BMC Middleware Administration is designed to improve the lives of MQ Administrators and to provide access to MQ for other staff on a controlled basis, often referred to as Self-Service. This capability does not require agents or any files to be on the MQ Servers. MQ objects can be filtered by name masks and assigned to “Projects” that staff are then assigned to via Groups with specific permissions. This approach to MQ access is popular and gaining traction.
Today’s discussion is about going beyond traditional MQ Administration into some challenging areas on integrity review. Imagine having to go back and check every queue manager for a setting to ensure they are all the same. How about validating that listener control for every listener is set to queue manager control? What about the ones that aren’t? Perhaps the challenge is to identify object changes within a specific time period regardless of what product, script or utility was used to make the change. Performing this function on an object by object basis is tedious, error prone and takes a lot of time. What if Administrators had a reusable query they could use to search for various objects, attribute values, settings, use cases, etc and do this on a mass level? Interested? I hope so. Please read on.
Standards, Exceptions and the unforeseen…
BMC Middleware Administration has an “Advanced search” capability. I call it the intelligent search. It can provide you with visibility into MQ at a level never before thought possible. Sure, MQ Administrators can query queue managers for attributes and multiple queue managers at the same time on a server by server basis. What if you have 50 MQ Servers? Maybe 100 MQ Servers? How about more than 150 queue managers across multiple operating systems with unique nuances and interfaces? This becomes more challenging. This search function provides three basic levels of query: Simple, Complex (think compound Boolean logic), and free form. Simple is a basic find command while following syntax. Compound uses at least two attributes in the query. Free form can be fairly extensive. You also have an option on the results: Match All (all criteria in search are satisfied), match any, where any of the attributes searched for on object type satisfies the results. Let’s take a look at a few use cases.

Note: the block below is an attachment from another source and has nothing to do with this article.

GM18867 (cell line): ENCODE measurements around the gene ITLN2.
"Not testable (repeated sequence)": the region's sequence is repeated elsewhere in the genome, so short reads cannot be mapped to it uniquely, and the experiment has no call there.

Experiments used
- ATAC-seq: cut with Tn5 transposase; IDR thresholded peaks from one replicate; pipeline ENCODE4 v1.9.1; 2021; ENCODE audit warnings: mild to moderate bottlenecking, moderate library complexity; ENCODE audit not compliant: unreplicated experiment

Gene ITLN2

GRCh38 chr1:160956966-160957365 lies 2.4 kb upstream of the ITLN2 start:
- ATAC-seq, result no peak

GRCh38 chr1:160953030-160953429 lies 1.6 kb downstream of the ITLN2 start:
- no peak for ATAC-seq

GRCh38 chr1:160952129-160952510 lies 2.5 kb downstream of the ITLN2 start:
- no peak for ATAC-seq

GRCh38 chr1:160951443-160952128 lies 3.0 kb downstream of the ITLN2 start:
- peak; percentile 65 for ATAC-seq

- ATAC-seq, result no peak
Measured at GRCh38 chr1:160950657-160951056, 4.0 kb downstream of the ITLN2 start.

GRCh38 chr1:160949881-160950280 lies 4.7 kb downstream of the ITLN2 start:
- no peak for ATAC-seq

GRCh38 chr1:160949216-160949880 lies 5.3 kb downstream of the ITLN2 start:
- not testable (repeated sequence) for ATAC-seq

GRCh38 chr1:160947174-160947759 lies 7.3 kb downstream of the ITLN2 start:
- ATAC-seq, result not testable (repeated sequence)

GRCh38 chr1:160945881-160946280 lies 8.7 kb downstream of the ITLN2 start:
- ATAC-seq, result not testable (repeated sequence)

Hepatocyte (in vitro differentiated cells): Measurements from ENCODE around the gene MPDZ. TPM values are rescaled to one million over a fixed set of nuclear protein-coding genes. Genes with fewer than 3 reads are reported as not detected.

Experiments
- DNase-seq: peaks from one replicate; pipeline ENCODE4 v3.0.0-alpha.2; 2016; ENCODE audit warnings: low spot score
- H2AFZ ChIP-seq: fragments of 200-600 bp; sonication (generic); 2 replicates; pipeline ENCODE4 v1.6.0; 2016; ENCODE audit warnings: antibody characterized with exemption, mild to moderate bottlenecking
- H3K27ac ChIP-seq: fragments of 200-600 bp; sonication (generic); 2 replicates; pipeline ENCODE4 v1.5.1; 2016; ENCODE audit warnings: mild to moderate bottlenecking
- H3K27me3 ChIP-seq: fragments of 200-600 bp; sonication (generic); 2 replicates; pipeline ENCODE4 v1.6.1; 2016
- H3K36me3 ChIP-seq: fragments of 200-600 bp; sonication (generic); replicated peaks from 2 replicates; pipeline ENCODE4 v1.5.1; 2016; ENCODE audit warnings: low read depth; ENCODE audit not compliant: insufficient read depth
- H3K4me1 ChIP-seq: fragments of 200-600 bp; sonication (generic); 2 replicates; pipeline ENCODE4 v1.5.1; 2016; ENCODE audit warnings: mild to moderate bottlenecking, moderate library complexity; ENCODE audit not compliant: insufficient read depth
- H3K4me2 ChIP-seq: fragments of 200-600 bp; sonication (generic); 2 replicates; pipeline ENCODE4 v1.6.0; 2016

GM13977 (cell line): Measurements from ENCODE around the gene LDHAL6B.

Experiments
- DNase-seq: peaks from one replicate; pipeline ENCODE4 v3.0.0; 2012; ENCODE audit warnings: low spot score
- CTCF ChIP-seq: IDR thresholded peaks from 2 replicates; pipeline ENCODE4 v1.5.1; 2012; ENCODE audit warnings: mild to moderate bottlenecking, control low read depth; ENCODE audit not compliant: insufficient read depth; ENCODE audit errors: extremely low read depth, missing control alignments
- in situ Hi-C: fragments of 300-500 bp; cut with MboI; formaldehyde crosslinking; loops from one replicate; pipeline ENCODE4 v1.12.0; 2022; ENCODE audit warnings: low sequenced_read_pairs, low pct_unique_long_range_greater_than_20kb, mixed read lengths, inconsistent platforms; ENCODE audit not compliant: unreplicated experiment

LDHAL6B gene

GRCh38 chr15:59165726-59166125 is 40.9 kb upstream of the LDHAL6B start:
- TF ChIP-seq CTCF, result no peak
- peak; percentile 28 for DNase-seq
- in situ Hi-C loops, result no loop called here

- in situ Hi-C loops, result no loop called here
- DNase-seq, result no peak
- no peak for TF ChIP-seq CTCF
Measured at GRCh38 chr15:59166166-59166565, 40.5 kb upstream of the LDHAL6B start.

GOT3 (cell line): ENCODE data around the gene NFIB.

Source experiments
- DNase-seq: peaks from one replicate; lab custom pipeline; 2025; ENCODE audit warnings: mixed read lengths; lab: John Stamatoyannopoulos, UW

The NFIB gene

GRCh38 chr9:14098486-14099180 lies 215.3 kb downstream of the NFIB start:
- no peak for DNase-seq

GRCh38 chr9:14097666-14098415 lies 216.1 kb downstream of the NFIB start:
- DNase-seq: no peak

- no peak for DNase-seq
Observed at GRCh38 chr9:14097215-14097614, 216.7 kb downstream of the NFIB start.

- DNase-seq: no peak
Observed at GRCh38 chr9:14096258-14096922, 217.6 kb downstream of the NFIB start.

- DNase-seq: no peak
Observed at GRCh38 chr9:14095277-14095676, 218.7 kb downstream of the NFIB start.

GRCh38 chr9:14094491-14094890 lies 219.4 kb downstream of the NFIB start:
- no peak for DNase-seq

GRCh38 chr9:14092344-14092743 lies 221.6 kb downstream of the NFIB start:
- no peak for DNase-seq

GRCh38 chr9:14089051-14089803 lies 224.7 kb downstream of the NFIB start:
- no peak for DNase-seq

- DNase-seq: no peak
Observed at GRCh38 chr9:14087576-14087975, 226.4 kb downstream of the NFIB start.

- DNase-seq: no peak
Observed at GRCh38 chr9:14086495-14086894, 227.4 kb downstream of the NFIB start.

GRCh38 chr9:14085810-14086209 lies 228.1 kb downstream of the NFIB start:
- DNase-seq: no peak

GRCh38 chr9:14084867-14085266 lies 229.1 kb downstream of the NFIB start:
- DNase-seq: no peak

Use case1: Locate queue managers that have Queue Monitoring (MQMON) set to none or off.
This setting will prevent most if not all MQ Monitoring solutions from identifying the oldest message age on a queue. Monitoring will also be unable to obtain the last message put\get date\time stamps. With BMM Administration, you can easily and quickly (in seconds) locate these exceptions and then you can use the “Manage MQ” function to render the change(s).
Use Case 2: Locate Queue Managers that have Listeners NOT set to Queue Manager Control.
One would expect this situation not to arise. It generally manifests itself in a channel retry alert or listener stopped alert if your MQ Monitoring solution has such capabilities. BMM does. Every time the queue manager is restarted, that listener would not start thereby causing a self inflicted MQ channel issue.
Use Case 3: MQ Object (You pick which type) Alteration Date is within some range in time. Many MQ Administrators rely on scripting to make mass changes. Maybe the change concern is only for a specific application with object filtering in place across multiple OS’s and queue managers. Ideally these changes are made to targeted objects for a specific reason. Sometimes the change is inadvertent. Sometimes it is made by someone else who managed to gain access to objects and make changes.
How do you know??
Use Case 4: Quick Queue integrity check for specific queues in a project with queue depth within a range. Say for illustration 5 to 50 messages ( or 50 to 100 and so forth) currently on the queue. This query will provide you a specific list of every queue meeting that criteria and\or by Project (Think application).
Create your own queries and you can save them in seconds for reuse in a library of “intelligent queries.”
Here are some to consider although you may have you own in mind. I would love to hear from you.
Queue manager queue monitoring is set to NONE or Off
Listeners NOT set to Queue Manager Control
Alteration Date is within some range in time and\or by application or object mask
Queue integrity check for specific queues in a project with queue depth within a range
Trigger Control: off
Queue Get Inhibited
Queue Put Inhibited
All queues that belong to a specific CLUSTER name
All topics that belong to a CLUSTER
All topics using a specific model queue name assignment
All topics that are local by queue manager name
All subscriptions with a specific topic string. E.g. neworders*
All subscriptions with a specific Destination E.g. stock_trade*
All subscriptions with a user id equal to “weborder.”
All subscriptions with SubscriberName:order* and TopicString:neworders and Destination:processorders)
All queues where usage is transmission within a specific application
All channels participating in a specific cluster
All channels sharing (connecting) to the same connection name
All channels use a transmission queue beginning with CICS*
StorageClass of a group of queues on z/OS
Finally a way to search MQ intelligently!